$75 Million Awarded To Silicon Valley Nonprofit Manufacturing Institute

31 Aug 2015 | Author: | No comments yet »

Apple, Boeing, MIT, and more partner with Pentagon to improve flexible electronics.

WASHINGTON • The Pentagon is building a tech hub in Silicon Valley to help create new kinds of flexible technology that can be used both on the battlefield and for civilian health, smart homes and cities. SAN JOSE (CBS SF) — The Defense Department has awarded a Silicon Valley group a $75 million grant to establish an institute dedicated to innovation in flexible electronics and next-generation Internet connectivity.

A consortium of top tech companies, laboratories, and universities is partnering with the Department of Defense to improve the manufacturing of flexible electronics, which could one day end up in aircraft, health monitors, military tools, or consumer electronics like wearables. A plan unveiled called for a new Manufacturing Innovation Institute – the seventh of nine such institutes planned by the Obama administration in an effort to revitalise the American manufacturing base – to be based in San Jose, California. The department is awarding the consortium, known as the FlexTech Alliance, $75 million over five years, with other sources, including universities, non-profits, and state and local governments, contributing an additional $96 million. According to the White House, the project seeks to foster “American leadership in manufacturing technologies from smart bandages to self-monitoring weapons systems to wearable devices”.

The consortium is composed of well over 100 organizations, with key partners including Apple, Boeing, GE, GM, Lockheed Martin, Motorola Mobility, and Qualcomm, among many others. The new effort comes from a Federal initiative launched few years ago by President Obama, which was designed to help spur innovation in manufacturing.

Team NEO, along with Western Michigan University’s Center for the Advancement of Printed Electronics, will serve as the Midwest Node leader of the U.S. That included the creation of “institutes” where researchers could focus on particular technologies—like the one devoted to 3D printing that opened in Ohio in 2012.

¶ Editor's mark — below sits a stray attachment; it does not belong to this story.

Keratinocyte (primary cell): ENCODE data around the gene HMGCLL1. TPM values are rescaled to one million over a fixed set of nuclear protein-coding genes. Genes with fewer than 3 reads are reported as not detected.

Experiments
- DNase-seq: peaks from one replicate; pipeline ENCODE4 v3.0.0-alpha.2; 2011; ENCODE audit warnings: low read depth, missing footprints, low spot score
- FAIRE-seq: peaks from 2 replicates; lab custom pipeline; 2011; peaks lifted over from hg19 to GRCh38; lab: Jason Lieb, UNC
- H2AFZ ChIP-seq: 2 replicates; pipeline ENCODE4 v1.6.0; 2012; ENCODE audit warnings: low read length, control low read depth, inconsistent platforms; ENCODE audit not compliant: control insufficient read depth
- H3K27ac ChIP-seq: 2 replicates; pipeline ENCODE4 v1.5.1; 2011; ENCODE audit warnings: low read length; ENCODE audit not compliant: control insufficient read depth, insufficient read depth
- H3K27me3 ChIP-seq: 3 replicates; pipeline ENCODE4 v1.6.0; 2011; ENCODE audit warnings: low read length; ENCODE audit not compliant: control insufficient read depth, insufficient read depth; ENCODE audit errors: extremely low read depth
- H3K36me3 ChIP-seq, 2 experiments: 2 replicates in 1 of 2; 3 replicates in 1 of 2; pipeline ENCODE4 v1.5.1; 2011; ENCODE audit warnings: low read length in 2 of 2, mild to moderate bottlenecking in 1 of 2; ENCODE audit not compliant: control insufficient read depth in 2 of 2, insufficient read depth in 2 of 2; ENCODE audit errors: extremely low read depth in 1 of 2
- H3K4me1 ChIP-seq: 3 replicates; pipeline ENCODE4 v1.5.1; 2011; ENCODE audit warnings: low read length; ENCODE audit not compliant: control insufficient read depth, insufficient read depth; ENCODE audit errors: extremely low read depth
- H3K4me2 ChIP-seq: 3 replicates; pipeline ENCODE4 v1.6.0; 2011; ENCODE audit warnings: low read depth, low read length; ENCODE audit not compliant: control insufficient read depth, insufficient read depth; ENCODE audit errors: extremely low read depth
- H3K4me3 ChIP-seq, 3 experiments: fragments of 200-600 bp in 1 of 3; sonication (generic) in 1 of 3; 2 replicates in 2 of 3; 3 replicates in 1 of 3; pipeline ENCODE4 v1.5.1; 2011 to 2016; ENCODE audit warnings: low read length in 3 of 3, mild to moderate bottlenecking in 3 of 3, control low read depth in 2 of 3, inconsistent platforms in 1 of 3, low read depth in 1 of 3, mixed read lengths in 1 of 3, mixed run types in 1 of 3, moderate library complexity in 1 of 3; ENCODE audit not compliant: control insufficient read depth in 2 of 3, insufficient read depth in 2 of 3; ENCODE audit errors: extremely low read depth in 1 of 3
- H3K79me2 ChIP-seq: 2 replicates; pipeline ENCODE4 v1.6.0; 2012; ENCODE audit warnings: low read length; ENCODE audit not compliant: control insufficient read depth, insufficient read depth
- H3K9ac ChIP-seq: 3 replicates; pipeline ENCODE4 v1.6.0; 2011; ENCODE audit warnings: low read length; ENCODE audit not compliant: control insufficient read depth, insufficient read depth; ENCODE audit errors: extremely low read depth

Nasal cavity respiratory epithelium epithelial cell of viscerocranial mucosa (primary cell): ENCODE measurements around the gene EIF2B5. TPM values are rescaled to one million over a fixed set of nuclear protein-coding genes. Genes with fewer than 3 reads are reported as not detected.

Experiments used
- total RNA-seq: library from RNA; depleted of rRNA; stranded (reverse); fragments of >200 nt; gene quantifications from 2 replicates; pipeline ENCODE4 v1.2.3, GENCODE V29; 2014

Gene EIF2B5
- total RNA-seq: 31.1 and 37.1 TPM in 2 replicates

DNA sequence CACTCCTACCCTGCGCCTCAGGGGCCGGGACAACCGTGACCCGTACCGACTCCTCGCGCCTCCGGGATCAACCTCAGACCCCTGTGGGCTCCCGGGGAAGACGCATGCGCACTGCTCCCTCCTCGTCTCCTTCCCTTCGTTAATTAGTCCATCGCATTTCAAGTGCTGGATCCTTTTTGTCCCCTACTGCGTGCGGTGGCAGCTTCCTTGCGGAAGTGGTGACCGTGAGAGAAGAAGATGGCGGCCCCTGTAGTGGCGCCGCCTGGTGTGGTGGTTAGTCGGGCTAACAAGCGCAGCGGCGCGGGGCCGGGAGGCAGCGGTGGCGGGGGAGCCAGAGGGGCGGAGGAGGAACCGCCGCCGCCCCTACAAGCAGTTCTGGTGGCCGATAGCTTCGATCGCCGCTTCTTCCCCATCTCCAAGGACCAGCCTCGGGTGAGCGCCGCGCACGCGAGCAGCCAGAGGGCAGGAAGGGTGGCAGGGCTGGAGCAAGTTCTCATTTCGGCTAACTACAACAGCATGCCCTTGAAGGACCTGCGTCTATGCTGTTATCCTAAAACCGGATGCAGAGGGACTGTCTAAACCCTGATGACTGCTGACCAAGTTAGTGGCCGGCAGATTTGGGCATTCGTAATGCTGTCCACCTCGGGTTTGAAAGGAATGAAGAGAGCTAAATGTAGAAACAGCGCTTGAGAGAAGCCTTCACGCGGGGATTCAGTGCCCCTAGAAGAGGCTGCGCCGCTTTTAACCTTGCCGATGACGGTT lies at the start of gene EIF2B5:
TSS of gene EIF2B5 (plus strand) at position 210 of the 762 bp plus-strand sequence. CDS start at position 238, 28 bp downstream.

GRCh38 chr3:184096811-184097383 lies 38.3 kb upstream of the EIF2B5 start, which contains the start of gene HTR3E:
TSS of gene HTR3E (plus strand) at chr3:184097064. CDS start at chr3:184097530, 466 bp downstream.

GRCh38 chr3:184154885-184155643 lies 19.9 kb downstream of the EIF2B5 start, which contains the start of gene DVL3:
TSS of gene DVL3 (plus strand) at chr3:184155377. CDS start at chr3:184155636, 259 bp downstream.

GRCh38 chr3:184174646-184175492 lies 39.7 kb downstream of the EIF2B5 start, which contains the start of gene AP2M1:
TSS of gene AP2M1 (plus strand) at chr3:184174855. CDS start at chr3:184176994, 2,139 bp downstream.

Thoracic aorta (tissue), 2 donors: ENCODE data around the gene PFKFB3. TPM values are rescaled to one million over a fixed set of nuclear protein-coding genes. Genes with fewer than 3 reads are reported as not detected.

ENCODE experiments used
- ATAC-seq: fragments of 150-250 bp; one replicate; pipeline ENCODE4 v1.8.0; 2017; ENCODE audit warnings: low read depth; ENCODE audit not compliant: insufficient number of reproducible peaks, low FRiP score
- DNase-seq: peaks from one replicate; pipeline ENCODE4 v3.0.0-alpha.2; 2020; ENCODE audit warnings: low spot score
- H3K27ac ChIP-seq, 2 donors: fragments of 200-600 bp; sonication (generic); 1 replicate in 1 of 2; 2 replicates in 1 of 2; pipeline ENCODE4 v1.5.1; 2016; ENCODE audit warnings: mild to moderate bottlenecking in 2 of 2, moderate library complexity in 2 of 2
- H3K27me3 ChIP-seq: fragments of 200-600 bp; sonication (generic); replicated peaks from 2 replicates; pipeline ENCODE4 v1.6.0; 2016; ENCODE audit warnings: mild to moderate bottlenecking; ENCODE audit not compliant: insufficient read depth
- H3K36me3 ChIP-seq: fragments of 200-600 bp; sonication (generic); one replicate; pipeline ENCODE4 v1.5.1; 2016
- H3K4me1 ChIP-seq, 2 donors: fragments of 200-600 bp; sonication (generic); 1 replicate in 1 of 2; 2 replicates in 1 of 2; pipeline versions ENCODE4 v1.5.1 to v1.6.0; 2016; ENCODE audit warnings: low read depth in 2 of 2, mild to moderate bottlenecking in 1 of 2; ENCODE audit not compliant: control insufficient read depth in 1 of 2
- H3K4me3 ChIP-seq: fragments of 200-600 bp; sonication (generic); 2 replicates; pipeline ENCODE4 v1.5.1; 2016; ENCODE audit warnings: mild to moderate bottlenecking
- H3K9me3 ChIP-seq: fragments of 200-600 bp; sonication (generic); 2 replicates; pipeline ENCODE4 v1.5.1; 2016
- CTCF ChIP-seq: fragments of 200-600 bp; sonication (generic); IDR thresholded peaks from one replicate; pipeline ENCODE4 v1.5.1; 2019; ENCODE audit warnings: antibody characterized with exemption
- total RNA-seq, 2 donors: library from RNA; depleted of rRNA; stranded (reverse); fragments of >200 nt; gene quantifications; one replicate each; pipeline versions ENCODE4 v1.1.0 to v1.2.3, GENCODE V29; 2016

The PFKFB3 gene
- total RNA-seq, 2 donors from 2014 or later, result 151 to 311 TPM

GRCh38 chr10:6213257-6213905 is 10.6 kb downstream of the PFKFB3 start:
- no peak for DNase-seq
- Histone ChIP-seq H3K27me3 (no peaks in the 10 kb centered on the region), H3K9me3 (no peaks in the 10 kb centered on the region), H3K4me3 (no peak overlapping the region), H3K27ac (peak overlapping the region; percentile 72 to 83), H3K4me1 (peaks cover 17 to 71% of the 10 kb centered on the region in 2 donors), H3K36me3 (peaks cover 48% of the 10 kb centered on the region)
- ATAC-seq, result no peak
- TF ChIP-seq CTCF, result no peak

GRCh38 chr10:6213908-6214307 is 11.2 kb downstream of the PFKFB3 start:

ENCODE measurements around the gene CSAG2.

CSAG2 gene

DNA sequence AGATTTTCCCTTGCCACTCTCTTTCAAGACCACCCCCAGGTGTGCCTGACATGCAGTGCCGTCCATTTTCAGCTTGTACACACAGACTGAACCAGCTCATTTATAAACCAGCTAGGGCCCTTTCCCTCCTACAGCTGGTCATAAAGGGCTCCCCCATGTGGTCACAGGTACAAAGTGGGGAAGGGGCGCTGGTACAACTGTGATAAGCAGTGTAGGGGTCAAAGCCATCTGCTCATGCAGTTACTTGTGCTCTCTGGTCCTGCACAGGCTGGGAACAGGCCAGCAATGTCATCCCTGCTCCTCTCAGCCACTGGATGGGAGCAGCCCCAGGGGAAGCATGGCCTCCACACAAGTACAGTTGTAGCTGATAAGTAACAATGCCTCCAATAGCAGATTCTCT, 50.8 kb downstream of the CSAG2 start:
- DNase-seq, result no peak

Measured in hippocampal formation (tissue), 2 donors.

Funds will be distributed to FlexTech members through a bidding process, with field experts from these organizations applying to tackle specific problems. Generally, FlexTech and the DoD want to reduce the size, weight, and cost of electronics, while making flexible electronics viable for use across disciplines. Substantial assets are located in the state, making Ohio a key player in technology development and commercialization,” said Michael Ciesinski, president of FlexTech Alliance.

So what, exactly, is this brain trust going to be working on in San Jose? “Flexible electronics” is an extremely broad category of tech—it encompasses everything from bendy batteries to “connected” fabric. With the region’s established flexible electronics cluster, rich legacy in materials, strong biomedical assets, and workforce development expertise at facilities such as Lorain County Community College, Northeast Ohio is well positioned to contribute to the efforts designated by the DoD. It’s one of many manufacturing innovation institutes that the government has been putting together to promote manufacturing and develop new technology — this one just happens to include some very high-profile partners. It’s easy to imagine why the military wants flexible tech: Wired uniforms for the Army would make it easier to monitor soldiers’ vitals and even communicate with them.

Northeast Ohio FHE MII activities will benefit a wide array of markets beyond defense, including wearable electronics and medical devices, by bringing together companies, universities and R&D centers to co-invest in key technology areas. Or perhaps add deployable PVs to uniforms: As Reuters points out, this kind of tech could be embedded in “ships or warplanes for real-time monitoring of their structural integrity.” Meanwhile, the WSJ describes a plug-in interface for planes: For example, a new “bendable” electronic device for navigation of an aircraft wouldn’t have to be designed specifically for that plane, because such flexible electronics could be crammed into existing cracks and crevices to deliver the same capability—without redesigning the part of the fuselage, for example.

The partnership also hopes to increase the education around flexible electronics so that more researchers will be available to push the field forward in the future. The FHE MII award to FlexTech Alliance is for $75 million in federal funding over a five-year period and is being matched by more than $96 million in cost sharing from non-federal sources.

A printed spacecraft’s low mass, volume and cost offer dramatic potential impacts to many missions That’s a tantalizing look at how flexible, printable electronics could ultimately be used, as opposed to less glamorous applications here on Earth, like bendy OLEDs and connected t-shirts. But there’s also plenty of emerging overlap between NASA and the consumer tech world: PARC, in Palo Alto, is already working with NASA to prototype printed electronics for space. The DoD is making a concerted effort to work with Silicon Valley companies this year, hoping to attract talent away from private enterprise and into the government’s own R&D labs.

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